Missouri and Kansas Liability Laws
In order for someone to be proven negligent in a car accident in which an injury occurs, five things would have to be true.
- Duty – The other person, a.k.a the defendant, owed a duty of care to you, the plaintiff. This is true every time a person drives a car. A duty is owed to all the other drivers that you drive as safely as possible.
- Breach of Duty – By failing to exercise reasonable care, the defendant put you in jeopardy. If the defendant was speeding, inattentive or under the influence, these would all qualify as actions which breached the duty of care.
- Cause in Fact – The actions of the defendant directly caused harm to you and/or your property, and would not have happened otherwise if the defendant wasn’t careless.
- Proximate Cause – This means that the potential harm caused by the plaintiff should have been foreseeable, which may be the most difficult aspect of negligence to prove, depending on the situation.
All four of these things would have to be true in a negligence claim stemming from an injury accident. Deciding how much they were at fault may be another issue.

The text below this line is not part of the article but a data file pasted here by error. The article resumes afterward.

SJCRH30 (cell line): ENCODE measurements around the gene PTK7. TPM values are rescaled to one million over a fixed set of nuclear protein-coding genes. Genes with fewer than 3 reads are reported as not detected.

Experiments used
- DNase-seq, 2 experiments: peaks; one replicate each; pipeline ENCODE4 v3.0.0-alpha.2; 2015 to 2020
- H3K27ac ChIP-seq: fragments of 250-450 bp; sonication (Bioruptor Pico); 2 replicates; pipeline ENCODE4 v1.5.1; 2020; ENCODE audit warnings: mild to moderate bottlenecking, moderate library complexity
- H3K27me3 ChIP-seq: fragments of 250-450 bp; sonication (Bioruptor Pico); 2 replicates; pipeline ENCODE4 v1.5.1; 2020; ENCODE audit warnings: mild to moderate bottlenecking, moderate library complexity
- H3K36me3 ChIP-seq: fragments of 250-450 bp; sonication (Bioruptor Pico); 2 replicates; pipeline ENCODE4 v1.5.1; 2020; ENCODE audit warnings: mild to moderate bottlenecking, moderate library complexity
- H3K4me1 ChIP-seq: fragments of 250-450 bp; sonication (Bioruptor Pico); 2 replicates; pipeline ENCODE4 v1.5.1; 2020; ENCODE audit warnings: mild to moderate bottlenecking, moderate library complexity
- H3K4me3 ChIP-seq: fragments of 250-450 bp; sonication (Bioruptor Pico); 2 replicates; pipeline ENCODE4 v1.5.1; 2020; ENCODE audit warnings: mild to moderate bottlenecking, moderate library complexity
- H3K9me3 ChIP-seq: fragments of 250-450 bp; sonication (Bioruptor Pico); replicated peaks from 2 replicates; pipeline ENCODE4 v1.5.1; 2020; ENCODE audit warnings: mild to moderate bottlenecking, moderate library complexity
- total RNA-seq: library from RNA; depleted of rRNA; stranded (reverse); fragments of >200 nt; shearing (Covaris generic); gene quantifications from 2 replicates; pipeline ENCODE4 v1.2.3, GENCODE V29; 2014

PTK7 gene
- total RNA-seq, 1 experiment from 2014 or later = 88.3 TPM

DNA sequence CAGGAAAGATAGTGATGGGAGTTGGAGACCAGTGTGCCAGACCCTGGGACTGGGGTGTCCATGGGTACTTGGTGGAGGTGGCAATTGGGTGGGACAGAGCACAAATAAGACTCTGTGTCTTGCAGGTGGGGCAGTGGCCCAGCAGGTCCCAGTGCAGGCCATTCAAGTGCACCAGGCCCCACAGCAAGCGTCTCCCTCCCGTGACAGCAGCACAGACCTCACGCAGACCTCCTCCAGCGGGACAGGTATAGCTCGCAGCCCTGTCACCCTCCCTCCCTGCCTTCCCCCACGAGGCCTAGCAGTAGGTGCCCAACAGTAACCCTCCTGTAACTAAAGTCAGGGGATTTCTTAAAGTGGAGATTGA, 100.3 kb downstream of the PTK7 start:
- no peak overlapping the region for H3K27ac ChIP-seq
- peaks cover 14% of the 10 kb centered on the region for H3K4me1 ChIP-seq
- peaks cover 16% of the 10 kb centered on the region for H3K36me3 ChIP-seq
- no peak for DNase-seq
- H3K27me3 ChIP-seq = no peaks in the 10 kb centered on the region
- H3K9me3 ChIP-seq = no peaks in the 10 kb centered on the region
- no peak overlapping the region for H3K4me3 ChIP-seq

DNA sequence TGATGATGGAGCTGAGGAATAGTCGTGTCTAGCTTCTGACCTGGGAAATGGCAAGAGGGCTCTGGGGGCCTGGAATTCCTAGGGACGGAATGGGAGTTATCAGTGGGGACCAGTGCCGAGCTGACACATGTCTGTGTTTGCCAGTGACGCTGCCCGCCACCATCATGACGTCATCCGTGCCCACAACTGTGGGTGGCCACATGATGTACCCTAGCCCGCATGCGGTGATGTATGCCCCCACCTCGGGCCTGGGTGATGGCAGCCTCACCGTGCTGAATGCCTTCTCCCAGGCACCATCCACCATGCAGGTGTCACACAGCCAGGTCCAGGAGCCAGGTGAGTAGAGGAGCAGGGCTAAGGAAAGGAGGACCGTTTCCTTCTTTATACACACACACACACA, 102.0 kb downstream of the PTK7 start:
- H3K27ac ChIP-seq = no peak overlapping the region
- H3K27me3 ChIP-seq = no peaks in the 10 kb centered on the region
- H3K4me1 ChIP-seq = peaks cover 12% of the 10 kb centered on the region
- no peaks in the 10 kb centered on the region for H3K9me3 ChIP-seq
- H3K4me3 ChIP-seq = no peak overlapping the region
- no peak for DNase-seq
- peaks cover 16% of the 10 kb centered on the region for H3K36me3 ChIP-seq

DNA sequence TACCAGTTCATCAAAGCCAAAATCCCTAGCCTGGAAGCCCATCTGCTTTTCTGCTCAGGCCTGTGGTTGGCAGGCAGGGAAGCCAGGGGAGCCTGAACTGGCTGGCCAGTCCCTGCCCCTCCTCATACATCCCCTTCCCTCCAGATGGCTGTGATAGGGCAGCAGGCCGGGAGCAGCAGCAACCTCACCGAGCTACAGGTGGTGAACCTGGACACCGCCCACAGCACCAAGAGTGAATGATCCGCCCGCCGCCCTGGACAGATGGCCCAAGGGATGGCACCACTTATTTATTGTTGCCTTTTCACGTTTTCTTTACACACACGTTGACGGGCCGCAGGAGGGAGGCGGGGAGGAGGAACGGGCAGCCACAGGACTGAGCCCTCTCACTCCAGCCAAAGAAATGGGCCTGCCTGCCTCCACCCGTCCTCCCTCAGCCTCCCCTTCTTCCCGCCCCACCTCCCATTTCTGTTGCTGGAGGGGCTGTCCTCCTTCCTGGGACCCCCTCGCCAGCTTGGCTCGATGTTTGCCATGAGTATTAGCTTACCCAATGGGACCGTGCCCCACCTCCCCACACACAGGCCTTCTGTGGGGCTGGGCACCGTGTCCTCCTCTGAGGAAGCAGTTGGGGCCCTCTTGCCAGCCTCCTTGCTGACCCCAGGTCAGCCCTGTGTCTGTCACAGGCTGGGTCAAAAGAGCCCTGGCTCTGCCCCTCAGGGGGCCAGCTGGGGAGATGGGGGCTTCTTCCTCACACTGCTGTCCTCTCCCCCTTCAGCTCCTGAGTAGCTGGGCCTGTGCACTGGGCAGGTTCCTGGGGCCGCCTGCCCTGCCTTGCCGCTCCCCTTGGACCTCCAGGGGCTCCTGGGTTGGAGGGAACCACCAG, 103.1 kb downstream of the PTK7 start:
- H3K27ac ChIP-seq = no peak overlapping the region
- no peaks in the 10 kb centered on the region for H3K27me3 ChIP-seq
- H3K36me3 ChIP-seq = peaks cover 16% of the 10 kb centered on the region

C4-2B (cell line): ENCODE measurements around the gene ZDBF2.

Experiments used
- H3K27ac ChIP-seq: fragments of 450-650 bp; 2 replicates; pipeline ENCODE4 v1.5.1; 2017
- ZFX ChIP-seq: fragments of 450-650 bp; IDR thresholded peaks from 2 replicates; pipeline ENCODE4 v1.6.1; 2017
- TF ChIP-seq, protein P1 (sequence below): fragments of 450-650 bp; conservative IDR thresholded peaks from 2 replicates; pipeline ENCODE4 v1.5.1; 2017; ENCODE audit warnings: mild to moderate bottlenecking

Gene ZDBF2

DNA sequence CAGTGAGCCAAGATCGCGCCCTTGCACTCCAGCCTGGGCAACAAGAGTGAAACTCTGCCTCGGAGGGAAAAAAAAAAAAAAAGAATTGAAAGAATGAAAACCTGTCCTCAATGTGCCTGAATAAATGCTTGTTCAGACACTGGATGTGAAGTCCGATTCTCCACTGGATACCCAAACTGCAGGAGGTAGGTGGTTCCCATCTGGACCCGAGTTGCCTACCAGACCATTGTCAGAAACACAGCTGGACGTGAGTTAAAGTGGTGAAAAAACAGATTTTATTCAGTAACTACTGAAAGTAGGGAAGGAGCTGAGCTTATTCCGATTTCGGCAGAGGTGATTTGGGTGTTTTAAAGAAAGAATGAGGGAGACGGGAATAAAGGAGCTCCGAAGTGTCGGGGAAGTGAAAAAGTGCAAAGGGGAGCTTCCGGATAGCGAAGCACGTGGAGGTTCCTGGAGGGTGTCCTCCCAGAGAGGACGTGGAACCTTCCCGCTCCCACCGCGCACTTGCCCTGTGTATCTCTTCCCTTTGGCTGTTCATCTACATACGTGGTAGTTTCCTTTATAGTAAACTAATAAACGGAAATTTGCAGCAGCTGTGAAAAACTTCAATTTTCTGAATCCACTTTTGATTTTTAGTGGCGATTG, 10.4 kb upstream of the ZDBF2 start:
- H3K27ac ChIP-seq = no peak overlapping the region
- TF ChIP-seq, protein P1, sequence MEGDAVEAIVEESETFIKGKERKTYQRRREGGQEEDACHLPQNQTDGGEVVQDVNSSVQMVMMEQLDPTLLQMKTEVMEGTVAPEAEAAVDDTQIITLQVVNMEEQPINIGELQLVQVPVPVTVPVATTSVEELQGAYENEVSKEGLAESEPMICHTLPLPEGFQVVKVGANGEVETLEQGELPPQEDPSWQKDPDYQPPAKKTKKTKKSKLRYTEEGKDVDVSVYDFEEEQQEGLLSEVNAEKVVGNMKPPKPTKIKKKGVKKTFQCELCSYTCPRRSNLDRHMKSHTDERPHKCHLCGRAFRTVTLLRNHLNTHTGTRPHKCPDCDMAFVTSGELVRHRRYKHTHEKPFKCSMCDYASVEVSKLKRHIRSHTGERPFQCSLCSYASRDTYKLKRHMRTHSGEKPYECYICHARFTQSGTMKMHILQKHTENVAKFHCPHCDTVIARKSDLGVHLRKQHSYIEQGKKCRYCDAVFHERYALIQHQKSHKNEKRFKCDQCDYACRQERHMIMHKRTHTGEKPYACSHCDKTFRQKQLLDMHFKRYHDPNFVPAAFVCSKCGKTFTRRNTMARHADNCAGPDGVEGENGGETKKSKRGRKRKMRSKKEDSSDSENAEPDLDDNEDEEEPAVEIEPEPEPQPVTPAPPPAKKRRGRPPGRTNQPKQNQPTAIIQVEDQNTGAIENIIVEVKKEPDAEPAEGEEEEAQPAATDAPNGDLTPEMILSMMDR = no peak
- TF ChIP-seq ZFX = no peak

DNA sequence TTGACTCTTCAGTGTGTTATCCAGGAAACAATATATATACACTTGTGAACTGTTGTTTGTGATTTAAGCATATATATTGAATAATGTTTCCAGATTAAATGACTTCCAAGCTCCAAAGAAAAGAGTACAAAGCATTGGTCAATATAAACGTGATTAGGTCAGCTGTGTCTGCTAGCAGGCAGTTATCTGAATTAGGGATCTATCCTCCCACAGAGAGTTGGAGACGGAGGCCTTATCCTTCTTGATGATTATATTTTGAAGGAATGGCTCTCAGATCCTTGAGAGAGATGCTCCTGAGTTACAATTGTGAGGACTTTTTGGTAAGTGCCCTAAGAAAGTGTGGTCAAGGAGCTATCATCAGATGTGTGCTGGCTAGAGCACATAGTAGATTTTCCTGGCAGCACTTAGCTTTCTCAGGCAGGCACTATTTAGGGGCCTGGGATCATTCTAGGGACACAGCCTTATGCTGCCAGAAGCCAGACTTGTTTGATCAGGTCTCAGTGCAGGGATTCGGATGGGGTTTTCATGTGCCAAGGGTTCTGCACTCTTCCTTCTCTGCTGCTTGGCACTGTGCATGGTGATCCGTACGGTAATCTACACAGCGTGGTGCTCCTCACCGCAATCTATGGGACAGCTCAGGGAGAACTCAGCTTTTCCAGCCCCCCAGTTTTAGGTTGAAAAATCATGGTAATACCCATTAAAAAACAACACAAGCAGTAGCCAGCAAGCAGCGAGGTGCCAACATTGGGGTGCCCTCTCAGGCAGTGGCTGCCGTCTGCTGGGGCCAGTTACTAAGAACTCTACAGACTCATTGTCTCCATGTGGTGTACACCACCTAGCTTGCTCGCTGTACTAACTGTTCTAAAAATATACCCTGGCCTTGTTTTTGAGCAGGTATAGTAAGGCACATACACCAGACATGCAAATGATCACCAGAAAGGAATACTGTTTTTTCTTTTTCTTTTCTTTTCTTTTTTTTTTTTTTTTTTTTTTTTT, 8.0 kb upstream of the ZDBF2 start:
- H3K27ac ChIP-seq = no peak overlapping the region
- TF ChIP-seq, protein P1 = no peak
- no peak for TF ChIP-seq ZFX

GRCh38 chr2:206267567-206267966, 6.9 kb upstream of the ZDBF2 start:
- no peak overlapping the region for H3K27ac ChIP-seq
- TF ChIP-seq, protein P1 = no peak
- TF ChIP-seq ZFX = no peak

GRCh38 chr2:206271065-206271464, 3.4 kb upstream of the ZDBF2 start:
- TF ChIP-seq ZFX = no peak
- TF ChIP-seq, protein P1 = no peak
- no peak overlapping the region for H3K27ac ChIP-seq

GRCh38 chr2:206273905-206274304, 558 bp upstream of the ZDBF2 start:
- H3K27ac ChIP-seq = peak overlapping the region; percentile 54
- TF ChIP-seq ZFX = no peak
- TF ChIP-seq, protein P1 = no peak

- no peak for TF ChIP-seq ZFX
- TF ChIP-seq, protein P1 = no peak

Missouri operates under the comparative fault rule, which means that fault is determined as a percentage. For example, if you are awarded $10,000 in damages from an auto accident, but were found to be 25 percent at fault, you would only receive $7,500 of that. Things that may change your percentage of fault depend on whether you were wearing a seatbelt or whether you disobeyed any rules of the road. Kansas has a modified comparative fault rule, which means that if you are found to be 50 percent or more at fault, you won’t receive any compensation at all.
While many different behaviors and acts can constitute negligent driving, several stand out as the root for a majority of Kansas City automobile accidents. Such acts include:
- Traveling with excessive speed
- Driving under the influence (DUI)
- Running stop signs or ignoring other posted signage
- Failing to yield the right of way
- Texting while driving
As mentioned before, there are a number of varying situations that give rise to automobile accidents. If you feel that a negligent driver was at fault in your accident, contact an experienced Kansas City car accident attorney as soon as possible.
The Statute of Limitations in Kansas and Missouri
In Kansas, the statute of limitations to file an injury claim is two years. In Missouri, it’s five years. In both states, the clock starts from when the incident first occurred that caused the injury or damage, as opposed to when the injury was discovered. These limitations only apply to the deadline for filing a case in court; the deadlines and process for filing an insurance claim may very well be different.